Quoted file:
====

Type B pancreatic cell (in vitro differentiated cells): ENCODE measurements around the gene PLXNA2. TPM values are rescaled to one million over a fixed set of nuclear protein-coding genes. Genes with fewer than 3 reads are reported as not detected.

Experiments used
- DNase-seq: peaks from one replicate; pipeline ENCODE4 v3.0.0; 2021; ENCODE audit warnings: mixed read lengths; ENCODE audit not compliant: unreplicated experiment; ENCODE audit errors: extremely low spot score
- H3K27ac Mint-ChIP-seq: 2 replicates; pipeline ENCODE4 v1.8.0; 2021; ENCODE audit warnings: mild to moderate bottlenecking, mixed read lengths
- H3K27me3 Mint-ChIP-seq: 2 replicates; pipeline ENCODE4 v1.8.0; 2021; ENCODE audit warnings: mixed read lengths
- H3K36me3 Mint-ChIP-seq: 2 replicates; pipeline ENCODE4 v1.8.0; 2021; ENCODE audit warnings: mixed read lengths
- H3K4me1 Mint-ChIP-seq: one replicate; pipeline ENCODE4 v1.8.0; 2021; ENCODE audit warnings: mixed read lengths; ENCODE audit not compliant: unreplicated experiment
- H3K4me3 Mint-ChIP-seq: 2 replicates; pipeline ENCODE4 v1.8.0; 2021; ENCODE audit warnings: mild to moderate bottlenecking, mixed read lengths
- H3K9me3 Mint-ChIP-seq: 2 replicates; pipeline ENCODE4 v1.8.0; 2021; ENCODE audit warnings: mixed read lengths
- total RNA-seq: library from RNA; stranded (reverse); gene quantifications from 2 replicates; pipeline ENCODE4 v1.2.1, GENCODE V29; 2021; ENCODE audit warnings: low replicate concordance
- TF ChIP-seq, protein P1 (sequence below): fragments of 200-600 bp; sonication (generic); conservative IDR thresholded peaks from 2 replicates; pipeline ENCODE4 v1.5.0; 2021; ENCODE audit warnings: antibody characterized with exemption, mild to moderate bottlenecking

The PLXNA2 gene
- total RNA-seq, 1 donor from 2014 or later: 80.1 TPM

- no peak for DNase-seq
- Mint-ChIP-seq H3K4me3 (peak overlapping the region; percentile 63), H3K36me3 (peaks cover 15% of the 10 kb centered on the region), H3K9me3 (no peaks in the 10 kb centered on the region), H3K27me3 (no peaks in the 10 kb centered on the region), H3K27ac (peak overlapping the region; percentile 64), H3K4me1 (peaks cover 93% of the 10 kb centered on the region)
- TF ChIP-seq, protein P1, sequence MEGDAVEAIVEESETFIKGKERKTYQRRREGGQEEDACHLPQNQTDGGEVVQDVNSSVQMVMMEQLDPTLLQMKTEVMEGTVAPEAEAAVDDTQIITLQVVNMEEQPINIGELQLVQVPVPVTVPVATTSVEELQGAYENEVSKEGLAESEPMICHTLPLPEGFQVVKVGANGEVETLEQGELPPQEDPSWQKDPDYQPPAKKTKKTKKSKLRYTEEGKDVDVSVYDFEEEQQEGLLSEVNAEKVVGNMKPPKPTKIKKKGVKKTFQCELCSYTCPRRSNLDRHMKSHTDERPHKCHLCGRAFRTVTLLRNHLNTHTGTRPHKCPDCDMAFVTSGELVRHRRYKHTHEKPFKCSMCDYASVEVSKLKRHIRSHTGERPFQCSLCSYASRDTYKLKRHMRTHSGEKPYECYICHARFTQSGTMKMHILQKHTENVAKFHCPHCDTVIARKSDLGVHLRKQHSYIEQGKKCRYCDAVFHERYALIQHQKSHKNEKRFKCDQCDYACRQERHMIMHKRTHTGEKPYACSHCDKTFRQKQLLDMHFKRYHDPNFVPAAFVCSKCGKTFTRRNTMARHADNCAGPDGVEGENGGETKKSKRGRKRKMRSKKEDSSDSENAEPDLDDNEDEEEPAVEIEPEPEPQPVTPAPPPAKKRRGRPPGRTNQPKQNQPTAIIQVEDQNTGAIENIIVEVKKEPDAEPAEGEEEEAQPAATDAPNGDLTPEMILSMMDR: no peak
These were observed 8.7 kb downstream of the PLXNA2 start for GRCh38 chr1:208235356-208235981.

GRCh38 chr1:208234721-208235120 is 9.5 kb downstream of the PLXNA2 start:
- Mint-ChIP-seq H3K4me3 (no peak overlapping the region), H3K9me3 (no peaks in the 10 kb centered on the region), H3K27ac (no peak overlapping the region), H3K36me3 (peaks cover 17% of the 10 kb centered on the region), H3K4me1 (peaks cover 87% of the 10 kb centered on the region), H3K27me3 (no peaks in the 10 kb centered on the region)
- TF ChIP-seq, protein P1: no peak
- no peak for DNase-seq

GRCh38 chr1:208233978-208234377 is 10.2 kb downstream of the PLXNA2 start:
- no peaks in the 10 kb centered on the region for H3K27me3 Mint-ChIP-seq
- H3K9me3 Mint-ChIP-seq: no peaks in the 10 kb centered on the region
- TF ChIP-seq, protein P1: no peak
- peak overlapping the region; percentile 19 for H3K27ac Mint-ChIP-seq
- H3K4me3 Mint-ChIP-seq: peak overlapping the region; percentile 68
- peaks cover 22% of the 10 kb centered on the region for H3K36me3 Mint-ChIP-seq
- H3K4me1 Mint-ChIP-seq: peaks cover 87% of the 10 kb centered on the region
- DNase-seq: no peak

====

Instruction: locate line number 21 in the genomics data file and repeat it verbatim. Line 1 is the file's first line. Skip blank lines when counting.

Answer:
- no peak for DNase-seq